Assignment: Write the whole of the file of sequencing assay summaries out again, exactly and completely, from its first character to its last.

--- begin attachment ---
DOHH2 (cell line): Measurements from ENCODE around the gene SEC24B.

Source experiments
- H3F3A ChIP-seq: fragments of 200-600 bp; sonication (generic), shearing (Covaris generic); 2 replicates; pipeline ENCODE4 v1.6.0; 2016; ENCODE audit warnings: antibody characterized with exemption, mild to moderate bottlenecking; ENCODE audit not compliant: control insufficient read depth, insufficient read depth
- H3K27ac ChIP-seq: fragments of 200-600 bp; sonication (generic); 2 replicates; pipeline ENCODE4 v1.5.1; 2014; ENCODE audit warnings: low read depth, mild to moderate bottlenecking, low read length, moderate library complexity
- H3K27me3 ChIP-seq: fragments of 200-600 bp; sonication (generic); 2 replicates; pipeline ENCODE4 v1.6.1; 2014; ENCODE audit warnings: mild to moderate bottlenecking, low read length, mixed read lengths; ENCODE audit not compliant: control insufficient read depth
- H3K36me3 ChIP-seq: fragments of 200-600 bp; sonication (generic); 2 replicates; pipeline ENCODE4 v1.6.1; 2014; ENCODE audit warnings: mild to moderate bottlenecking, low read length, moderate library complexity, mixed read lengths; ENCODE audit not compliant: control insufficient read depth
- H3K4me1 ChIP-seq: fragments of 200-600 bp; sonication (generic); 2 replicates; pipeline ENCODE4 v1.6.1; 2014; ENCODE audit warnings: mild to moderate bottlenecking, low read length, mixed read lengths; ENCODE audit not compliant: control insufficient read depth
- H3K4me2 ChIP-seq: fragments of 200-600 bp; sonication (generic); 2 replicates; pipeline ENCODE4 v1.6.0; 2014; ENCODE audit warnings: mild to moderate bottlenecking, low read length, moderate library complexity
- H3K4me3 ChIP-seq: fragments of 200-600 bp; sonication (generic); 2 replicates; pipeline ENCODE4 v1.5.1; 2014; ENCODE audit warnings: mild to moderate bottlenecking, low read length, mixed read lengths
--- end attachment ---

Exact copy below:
DOHH2 (cell line): Measurements from ENCODE around the gene SEC24B.

Source experiments
- H3F3A ChIP-seq: fragments of 200-600 bp; sonication (generic), shearing (Covaris generic); 2 replicates; pipeline ENCODE4 v1.6.0; 2016; ENCODE audit warnings: antibody characterized with exemption, mild to moderate bottlenecking; ENCODE audit not compliant: control insufficient read depth, insufficient read depth
- H3K27ac ChIP-seq: fragments of 200-600 bp; sonication (generic); 2 replicates; pipeline ENCODE4 v1.5.1; 2014; ENCODE audit warnings: low read depth, mild to moderate bottlenecking, low read length, moderate library complexity
- H3K27me3 ChIP-seq: fragments of 200-600 bp; sonication (generic); 2 replicates; pipeline ENCODE4 v1.6.1; 2014; ENCODE audit warnings: mild to moderate bottlenecking, low read length, mixed read lengths; ENCODE audit not compliant: control insufficient read depth
- H3K36me3 ChIP-seq: fragments of 200-600 bp; sonication (generic); 2 replicates; pipeline ENCODE4 v1.6.1; 2014; ENCODE audit warnings: mild to moderate bottlenecking, low read length, moderate library complexity, mixed read lengths; ENCODE audit not compliant: control insufficient read depth
- H3K4me1 ChIP-seq: fragments of 200-600 bp; sonication (generic); 2 replicates; pipeline ENCODE4 v1.6.1; 2014; ENCODE audit warnings: mild to moderate bottlenecking, low read length, mixed read lengths; ENCODE audit not compliant: control insufficient read depth
- H3K4me2 ChIP-seq: fragments of 200-600 bp; sonication (generic); 2 replicates; pipeline ENCODE4 v1.6.0; 2014; ENCODE audit warnings: mild to moderate bottlenecking, low read length, moderate library complexity
- H3K4me3 ChIP-seq: fragments of 200-600 bp; sonication (generic); 2 replicates; pipeline ENCODE4 v1.5.1; 2014; ENCODE audit warnings: mild to moderate bottlenecking, low read length, mixed read lengths